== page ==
Lightweight Raspberry Pi image backup

Lightweight Raspberry Pi image backup

We present here a method for making a light backup and restoring a Raspberry Pi. Creating a backup, an image of your Raspberry Pi, is essential in the event of SD card corruption or power failure. On Raspberry Pi and other single-board computers, the SD card often fails. You therefore need to make a backup in the form of an image or iso file, so that you can upload this image to a new SD card and recover your configuration.

The problem is that saving an image includes the entire memory of the SD card. So you can end up with several files of 32, 64 or 128Gb.


  • Raspberry Pi
  • Two SD cards
  • Internet connection

OS backup method

There’s no other method quite like it. The method I suggest consists of several steps, but will allow you to have a light backup of the Raspberry Pi and be able to update your projects easily.

The method consists of the following points

  • Recover OS information
  • Recover hardware info (optional)
  • Recover configuration files
  • Recover installed packages
  • Recover installed Python packages

The list is by no means complete, but with it you can get close to an exact copy of what you had before.

Cleaning your system

sudo apt-get  --purge -y autoremove 

You can also delete any software you’ve never used.

Create a backup folder

It can take any form you like. The important thing is that it is clear so that you can find your way around.

  • RPiBckp
    • version
    • projects
    • config

Recover OS information

Depending on your project, it’s important to know the OS version, as compatibility issues may arise depending on the packages used.

cat /etc/os-release
cat /etc/os-release > /home/pi/RPiBckp/version/os-version.txt

Another important piece of information is the kernel version and hardware configuration.

uname -a > /home/pi/RPiBckp/version/sys-version.txt
ls -l /lib/modules

N.B.: uname -r gives you the specific Kernel version. You can find the installation file in the firmware list

Recover installed packages

For a list of installed packages, enter the command

dpkg --get-selections

If you want the list of packages with the version number

apt list --installed

N.B.: for all these commands you can use grep to filter your search.

It’s important to note that there are a number of packages installed automatically and others that you install according to your needs.

The list of automatically and manually installed packages can be obtained with the respective commands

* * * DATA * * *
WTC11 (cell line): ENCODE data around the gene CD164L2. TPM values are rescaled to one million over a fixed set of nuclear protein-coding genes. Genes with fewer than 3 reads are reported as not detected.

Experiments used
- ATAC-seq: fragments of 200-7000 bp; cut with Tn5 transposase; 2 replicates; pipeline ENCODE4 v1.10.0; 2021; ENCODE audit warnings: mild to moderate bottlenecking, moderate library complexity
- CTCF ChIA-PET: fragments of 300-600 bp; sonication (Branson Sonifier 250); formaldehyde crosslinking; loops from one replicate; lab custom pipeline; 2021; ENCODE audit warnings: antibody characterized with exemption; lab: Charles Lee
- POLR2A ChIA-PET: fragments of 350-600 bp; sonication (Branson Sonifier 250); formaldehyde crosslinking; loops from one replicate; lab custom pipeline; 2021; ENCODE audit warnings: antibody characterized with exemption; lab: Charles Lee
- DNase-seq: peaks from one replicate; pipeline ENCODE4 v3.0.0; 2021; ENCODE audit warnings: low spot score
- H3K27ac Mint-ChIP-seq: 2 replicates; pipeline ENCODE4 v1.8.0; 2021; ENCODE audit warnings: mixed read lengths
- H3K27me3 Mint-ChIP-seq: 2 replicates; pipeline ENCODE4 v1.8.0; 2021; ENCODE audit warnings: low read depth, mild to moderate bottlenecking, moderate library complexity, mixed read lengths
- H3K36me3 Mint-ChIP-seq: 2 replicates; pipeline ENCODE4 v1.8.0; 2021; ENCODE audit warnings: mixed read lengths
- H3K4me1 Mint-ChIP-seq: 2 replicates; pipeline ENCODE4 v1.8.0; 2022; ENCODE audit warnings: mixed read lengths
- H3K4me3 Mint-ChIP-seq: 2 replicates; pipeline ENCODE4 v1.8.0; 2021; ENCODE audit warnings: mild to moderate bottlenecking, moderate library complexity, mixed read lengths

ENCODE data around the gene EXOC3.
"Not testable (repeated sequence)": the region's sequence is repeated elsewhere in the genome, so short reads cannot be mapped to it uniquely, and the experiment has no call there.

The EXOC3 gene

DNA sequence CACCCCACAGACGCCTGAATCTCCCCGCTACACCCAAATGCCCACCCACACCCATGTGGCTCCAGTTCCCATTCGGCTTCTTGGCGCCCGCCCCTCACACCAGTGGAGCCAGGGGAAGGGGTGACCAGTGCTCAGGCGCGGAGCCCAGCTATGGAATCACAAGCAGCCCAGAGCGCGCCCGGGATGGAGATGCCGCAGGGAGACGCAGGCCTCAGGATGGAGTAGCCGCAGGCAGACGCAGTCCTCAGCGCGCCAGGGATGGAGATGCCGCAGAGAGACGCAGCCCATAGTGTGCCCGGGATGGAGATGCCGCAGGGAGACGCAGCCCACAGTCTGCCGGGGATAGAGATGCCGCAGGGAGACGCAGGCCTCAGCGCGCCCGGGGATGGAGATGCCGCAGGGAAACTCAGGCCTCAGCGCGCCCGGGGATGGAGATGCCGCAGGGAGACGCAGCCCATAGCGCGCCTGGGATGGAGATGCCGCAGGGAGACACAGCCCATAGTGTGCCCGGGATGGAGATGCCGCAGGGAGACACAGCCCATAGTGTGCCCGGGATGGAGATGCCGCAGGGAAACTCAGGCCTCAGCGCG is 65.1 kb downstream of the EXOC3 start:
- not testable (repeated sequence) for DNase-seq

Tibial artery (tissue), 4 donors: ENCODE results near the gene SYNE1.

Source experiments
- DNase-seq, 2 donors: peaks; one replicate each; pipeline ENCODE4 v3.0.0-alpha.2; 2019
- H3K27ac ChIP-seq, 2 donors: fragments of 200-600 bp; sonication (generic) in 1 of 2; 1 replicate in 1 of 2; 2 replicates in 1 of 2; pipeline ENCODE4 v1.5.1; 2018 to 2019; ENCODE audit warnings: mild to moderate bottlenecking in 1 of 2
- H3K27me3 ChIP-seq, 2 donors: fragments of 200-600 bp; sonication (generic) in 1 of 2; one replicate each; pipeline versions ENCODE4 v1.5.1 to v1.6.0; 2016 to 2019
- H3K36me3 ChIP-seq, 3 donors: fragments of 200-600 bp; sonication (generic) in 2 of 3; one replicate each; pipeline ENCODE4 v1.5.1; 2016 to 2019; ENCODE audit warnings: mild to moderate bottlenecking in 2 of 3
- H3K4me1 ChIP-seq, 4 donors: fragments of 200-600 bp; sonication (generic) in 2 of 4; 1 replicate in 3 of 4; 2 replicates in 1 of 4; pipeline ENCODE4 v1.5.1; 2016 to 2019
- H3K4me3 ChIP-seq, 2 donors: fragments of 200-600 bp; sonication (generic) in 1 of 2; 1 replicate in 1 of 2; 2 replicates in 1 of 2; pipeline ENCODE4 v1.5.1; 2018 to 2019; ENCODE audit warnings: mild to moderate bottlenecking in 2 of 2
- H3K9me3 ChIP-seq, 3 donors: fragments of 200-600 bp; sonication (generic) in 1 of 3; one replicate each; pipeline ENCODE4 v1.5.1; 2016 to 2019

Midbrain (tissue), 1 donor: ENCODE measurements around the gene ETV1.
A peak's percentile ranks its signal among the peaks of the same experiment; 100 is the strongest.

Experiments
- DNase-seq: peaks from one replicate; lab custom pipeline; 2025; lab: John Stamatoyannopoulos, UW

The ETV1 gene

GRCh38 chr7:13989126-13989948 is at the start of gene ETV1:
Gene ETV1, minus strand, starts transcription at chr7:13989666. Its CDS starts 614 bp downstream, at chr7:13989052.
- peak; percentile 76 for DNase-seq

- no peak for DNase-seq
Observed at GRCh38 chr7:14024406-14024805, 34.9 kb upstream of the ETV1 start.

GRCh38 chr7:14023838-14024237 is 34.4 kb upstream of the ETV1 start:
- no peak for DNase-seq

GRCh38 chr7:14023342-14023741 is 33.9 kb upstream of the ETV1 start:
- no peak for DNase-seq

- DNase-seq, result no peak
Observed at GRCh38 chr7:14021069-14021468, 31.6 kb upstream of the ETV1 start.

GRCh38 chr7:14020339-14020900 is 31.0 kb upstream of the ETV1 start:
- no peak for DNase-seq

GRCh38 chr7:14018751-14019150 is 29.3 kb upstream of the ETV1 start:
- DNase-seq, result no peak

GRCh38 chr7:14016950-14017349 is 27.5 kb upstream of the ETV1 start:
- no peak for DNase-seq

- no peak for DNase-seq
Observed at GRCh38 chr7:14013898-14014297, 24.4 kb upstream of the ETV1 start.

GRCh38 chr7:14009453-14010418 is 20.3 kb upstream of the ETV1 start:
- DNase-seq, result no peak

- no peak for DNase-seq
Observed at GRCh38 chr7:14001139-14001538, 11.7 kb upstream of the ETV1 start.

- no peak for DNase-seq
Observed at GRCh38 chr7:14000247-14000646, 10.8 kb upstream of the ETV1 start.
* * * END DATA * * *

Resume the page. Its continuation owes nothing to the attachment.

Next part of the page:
apt-mark showauto # paquets automatique
apt-mark showmanual # paquets manuel

For my part, I keep a file with all installed packages to keep track of all versions.

apt list --installed > /home/pi/RPiBckp/version/apt-list-installed.txt

a file with manually installed packages

apt list --installed | grep -v automatic > /home/pi/RPiBckp/version/apt-list-manual.txt

and I create the file with just the names to launch the package installation

apt-mark showmanual > /home/pi/RPiBckp/version/packages.txt

I can then install the right versions individually if they don’t suit me.

Recover installed Python packages

python3 -m pip freeze
python3 -m pip freeze > /home/pi/RPiBckp/version/requirements.txt

Recover configuration files

Some configuration files can be interesting to retrieve, in particular the wifi configuration.

sudo nano /etc/wpa_supplicant/wpa_supplicant.conf
cp /etc/wpa_supplicant/wpa_supplicant.conf /home/pi/RPiBckp/versión/wpa_supplicant.conf

Creating a Git repository

It might be a good idea to create a git repository for each of your projects, either for configuring a Raspberry Pi, or for a set of Python scripts. A git repository is ideal for keeping your projects up to date, particularly in terms of package and OS versions.

Once you’ve recovered all your interest files, it’s time to restore your project.

Installing a Raspbian version

You can use the Raspberry Pi Imager software

or download the desired image from the site http://downloads.raspberrypi.org/raspbian/images/

N.B.: OS versions that are too old may not be compatible with new hardware and may cause security problems.

Installing a Kernel version

You can check the Kernel version installed with the command

ls -l /lib/modules

To install a specific version of Raspberry Pi firmware, you can find the list of firmware versions by version number.